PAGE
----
Experiments in a Wind Tunnel
The Swiss mathematician-scientist Daniel Bernoulli (1700–1782) is famous for discovering that as the speed of a liquid or gas increases, its pressure decreases. This is known as Bernoulli's principle, and it is the scientific foundation of modern airplane flight. The wing of a modern aircraft is rounded at the top. This increases the distance that the rushing air must travel relative to the lower edge of the wing. The air must move faster over the top of the wing than at the bottom, so there is lower pressure on top of the wing. The greater air pressure from below causes an upward force called lift, which lifts the wing—and the plane with it.
If you hang two strips of paper parallel to each other and blow between them, they will move together. This works with hanging balloons as well. By blowing between the paper or balloons, you increase the speed of the air in between, causing the air pressure to decrease. The higher air pressure on the outside of each piece of paper or balloon pushes the object inward.
A wind tunnel is a device used to study the aerodynamics (airflow across surfaces) of objects. You can build a simple wind tunnel and conduct engineering tests on model planes and airfoils (wing samples).
Orville Wright (1871–1948) took off on the world's first human flight on December 17, 1903, at Kitty Hawk, North Carolina. He would not have gotten very far if he and his brother had not done wind tunnel tests.
- heavy cardboard box (such as one in which a computer has been shipped)
- safety razor (requires adult help)
- air-conditioning filter or thin foam pad
- duct tape
- Plexiglas or clear plastic sheet, same size as largest wall of box
- electric fan (small enough to fit in one end of the box)
- balsa wood, hard packaging foam, or cardboard
- digital postal scale
- different shaped objects, paper airplanes, model airplanes
Balloons do not rely upon Bernoulli's principle for aerodynamic lift. They rise because the internal gas–helium or hot air–is less dense than the surrounding atmosphere.
- Construct the shell of your wind tunnel out of a cardboard box: Mark the cutting lines on the cardboard with a pencil first, then have an adult C1llt the sections out using a razor with a safety handle. Both ends of the box should be open. Divide the box into two unequal compartments by mounting an air-conditioning filter, secured with duct tape, approximately one-third of the way in from one end. The purpose of the filter is to help even out the airflow. Make a window in one side of the larger compartment, leaving a 2-cm border. Insert a sheet of Plexiglas inside the border to serve as a window pane, and secure it with duct tape.
- Place a fan in the smaller compartment so that air blows through the filter into the larger compartment.
- Make a variety of airfoils in the test shapes shown above, using balsa wood and glue. If balsa is not available, you can use hard packaging foam or cardboard. If you can, visit an airport and study the wing shapes on aircraft.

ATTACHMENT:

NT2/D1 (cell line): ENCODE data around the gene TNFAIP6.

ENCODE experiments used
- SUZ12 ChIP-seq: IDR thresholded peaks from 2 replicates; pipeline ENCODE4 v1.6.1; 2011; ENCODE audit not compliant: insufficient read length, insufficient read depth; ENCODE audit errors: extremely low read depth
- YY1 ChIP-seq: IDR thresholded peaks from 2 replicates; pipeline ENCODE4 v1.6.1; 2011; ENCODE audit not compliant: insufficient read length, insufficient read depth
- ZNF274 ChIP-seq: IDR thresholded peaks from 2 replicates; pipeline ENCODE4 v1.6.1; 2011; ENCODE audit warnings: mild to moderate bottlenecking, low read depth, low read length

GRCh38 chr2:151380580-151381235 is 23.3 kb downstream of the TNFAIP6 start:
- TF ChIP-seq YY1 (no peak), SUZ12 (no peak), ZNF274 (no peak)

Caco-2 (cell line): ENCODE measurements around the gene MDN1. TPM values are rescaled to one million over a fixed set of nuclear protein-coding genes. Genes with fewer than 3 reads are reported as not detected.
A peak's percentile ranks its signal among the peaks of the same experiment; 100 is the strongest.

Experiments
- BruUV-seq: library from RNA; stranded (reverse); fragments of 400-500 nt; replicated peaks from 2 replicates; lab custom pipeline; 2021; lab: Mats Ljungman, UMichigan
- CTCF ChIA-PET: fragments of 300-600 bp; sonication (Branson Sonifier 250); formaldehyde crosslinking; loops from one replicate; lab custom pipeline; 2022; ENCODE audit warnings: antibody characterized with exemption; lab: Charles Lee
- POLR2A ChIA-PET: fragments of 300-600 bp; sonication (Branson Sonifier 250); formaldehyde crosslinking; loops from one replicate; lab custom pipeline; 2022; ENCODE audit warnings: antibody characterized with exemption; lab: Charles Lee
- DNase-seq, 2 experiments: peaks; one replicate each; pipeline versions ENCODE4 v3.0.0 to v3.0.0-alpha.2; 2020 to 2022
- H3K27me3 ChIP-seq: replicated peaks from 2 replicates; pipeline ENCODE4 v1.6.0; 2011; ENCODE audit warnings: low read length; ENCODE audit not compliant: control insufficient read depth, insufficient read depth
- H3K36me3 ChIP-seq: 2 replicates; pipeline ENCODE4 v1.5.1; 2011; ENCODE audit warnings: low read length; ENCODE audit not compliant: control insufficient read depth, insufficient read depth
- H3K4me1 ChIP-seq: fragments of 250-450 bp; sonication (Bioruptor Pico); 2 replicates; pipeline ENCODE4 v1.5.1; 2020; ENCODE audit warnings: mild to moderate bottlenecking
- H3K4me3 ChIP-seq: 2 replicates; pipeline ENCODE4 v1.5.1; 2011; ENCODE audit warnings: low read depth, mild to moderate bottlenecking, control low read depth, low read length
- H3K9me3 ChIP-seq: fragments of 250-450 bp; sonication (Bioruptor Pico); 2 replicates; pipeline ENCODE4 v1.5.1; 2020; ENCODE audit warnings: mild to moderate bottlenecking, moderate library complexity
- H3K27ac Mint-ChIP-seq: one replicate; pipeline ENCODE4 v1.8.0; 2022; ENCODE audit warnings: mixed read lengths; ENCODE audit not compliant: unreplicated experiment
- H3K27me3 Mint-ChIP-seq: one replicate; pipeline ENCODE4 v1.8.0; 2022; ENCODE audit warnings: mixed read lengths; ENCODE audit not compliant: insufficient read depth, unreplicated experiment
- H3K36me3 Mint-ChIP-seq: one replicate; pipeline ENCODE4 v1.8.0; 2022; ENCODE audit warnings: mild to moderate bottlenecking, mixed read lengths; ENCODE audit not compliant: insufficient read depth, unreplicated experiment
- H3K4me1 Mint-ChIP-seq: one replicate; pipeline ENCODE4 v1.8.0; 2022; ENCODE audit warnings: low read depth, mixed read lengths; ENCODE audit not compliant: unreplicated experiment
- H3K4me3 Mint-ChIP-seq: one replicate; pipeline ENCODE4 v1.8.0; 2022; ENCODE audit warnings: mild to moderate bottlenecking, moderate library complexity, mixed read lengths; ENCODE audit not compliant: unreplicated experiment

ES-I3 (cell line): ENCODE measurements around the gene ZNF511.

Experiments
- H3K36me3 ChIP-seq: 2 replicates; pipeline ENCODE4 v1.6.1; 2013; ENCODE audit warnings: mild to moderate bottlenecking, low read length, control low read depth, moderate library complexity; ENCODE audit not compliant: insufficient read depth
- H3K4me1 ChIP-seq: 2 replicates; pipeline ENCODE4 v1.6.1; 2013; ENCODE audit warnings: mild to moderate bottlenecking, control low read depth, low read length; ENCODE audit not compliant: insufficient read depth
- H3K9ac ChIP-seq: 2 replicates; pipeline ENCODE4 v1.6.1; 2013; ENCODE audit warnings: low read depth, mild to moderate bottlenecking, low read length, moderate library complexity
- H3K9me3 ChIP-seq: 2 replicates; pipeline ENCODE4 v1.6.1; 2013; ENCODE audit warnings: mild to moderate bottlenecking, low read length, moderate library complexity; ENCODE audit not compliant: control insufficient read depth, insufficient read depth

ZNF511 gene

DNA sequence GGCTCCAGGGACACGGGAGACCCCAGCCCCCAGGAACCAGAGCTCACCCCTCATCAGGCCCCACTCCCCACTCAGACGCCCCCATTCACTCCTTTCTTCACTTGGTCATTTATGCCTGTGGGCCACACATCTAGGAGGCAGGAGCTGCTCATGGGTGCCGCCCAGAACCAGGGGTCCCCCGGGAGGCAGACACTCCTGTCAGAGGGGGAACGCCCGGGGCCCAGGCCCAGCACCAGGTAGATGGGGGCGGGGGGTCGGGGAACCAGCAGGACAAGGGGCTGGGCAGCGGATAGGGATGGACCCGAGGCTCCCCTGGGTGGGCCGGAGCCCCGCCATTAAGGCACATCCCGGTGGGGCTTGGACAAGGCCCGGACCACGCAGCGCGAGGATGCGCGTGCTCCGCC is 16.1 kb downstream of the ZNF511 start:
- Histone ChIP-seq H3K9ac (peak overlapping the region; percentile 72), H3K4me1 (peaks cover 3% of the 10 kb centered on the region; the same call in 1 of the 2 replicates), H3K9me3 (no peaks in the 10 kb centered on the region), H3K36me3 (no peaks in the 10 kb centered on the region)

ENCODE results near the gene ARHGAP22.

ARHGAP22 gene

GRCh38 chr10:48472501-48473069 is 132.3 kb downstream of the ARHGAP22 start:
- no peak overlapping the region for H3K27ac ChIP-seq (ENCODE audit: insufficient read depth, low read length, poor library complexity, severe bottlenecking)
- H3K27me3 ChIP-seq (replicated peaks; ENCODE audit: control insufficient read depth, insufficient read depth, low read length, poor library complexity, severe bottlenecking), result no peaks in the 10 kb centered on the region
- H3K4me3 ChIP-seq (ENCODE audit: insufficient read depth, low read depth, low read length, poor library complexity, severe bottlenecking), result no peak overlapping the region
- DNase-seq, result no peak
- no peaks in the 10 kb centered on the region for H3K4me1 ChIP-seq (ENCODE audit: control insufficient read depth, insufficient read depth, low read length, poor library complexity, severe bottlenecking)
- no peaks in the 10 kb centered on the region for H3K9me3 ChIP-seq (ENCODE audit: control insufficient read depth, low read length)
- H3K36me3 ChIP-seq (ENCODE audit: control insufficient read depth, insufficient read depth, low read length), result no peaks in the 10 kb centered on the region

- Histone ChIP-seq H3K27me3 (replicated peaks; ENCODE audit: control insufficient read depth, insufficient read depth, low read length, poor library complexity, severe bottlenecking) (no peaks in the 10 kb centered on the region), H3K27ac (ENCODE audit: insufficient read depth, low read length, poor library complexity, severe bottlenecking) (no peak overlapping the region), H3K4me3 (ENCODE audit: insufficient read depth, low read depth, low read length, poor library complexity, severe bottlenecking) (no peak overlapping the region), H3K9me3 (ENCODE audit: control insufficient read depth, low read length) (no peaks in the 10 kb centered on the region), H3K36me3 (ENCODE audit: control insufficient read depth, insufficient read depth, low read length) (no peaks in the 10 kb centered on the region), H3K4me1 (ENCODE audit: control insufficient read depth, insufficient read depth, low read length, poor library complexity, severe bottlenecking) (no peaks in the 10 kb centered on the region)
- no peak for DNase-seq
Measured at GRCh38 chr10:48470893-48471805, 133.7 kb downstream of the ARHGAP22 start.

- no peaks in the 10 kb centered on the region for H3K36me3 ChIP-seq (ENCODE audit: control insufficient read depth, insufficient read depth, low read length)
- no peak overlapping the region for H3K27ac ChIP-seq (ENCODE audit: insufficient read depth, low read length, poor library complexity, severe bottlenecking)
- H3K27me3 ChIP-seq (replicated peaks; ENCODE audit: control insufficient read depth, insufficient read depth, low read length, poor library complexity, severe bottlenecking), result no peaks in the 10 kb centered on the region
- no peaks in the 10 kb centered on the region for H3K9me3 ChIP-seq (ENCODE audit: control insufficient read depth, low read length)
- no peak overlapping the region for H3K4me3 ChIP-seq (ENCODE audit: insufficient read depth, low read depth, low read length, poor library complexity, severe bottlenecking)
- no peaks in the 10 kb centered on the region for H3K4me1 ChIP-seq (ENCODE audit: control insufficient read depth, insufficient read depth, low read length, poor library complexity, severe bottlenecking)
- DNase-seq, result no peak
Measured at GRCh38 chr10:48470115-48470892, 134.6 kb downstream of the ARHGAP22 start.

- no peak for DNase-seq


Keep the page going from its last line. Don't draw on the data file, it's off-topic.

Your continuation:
- Mount one of your airfoil samples on the postal scale. Since the scale measures downward force, mount your sample upside down for purposes of gathering lift data. Tape the sample down using duct tape, with a small balsa cube separator holding it above the surface of the scale. (rape the balsa cube to the scale.) The purpose of the separator is to allow airflow both above and below the airfoil. Keep in mind that when you place the scale in step 5, the front of the airfoil (or plane) should face the fan and the readout on the scale should face the open end of the wind tunnel.
- Make sure the postal scale is set to measure weight (grams), not dollar postage values, then place it in the larger compartment.
- Read the scale, then turn the fan on and read the scale again after a few seconds. How do the numbers compare? Can you explain the difference? If the fan has variable settings, you can take readings at each setting (high, medium, low).
- Test several different shaped objects and record their lift forces in a table. Analyze your results. Which shapes work best? You can also test the lift on paper airplanes and model airplanes, and relate your wind tunnel data to their actual performance when you fly them. Is there a correlation between the lift on a toy plane and the distance it flies?
Airplanes (What If … series) by Steve Parker (East Grinstead, Engl.: Copper Beech Books, 1995).
The Great International Paper Airplane Book (publication of the First International Paper Airplane Competition conducted by Scientific American) by Jerry Mander, George Dippel, and Howard Luck Gossage (New York: Galahad Books, 1998).
The Paper Airplane Book by Seymour Simon (Burnsville, Minn.: Econo-Clad Books, 1998).
Science Book of Air by Neil Ardley (San Diego: Harcourt, 1991).
"Caught in a Wind Tunnel" by Shawn Carlson: www.sciam.com/1197issue/1197amsci.html
Warning is hereby given that not all Project Ideas are appropriate for all individuals or in all circumstances. Implementation of any Science Project Idea should be undertaken only in appropriate settings and with appropriate parental or other supervision. Reading and following the safety precautions of all materials used in a project is the sole responsibility of each individual. For further information, consult your state’s handbook of Science Safety.